Operators want to grow revenues and subscriber base while reducing service delivery costs, churn and cost per gross subscriber addition. DMMX and HMMX align these business requirements with what consumers want: ubiquitous coverage, low prices, long battery life, great voice quality and ever improving data performance, all delivered through appealing devices and compelling applications.
"The defining of these platforms reinforces our Convergence Platform strategy of enabling consumer electronics features on mobile handsets," said Dr. Sanjay K. Jha, president of Qualcomm CDMA Technologies. "Qualcomm is developing products that we expect to announce in 2006 that take full advantage of the unsurpassed data throughput, multicast and capacity benefits offered by DMMX and HMMX that will take us well into the next decade."
In DMMX and HMMX, "multicarrier multilink" represents the use of multiple wireless transmission protocols in multiple frequency bands - simultaneously: for instance, an OFDM-based MediaFLO signal transmitted in 700 MHz spectrum for video services combined with the use of a CDMA-based EV-DO reverse link in cellular spectrum for interactive management by subscribers of their "wireless TV" services. Another example is the use of HSDPA in conjunction with assisted-GPS. As more features converge in handsets, more radio links will have to operate concurrently to support them.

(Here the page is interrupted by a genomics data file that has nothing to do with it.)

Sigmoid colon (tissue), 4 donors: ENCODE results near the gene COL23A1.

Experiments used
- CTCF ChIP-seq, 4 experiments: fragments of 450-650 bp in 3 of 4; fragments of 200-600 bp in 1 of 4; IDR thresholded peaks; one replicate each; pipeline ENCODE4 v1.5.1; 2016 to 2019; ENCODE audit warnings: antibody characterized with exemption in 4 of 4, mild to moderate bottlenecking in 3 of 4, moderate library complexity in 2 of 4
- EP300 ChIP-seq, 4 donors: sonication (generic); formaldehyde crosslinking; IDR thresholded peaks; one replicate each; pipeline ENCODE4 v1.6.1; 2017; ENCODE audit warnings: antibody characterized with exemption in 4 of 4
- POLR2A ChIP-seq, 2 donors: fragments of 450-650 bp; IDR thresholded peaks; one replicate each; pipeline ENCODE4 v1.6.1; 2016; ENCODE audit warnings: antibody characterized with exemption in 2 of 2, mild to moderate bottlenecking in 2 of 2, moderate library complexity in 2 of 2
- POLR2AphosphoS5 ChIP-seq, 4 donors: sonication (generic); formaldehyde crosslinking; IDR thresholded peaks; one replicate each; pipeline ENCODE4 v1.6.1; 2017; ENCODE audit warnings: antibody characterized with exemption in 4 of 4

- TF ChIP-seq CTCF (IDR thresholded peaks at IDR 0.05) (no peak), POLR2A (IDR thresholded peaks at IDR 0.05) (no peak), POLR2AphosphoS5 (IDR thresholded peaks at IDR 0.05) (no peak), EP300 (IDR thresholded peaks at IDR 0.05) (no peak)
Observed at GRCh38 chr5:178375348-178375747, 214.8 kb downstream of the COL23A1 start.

The term "multicarrier" also represents enhancements described in the latest version of the CDMA2000 EV-DO standard, Rev. B, which allows data to flow over more than one channel at the same time, thus increasing peak data rates. EV-DO carriers can be deployed in 1.25 MHz increments, filling up to 20 MHz, allowing operators to flexibly tailor their system to the specific ranges of spectrum they have available. While no analogous standard proposal has been made for HSDPA multicarrier, technically, the same principle can be applied - multiple 5 MHz carriers can be aggregated to increase capacity and throughput.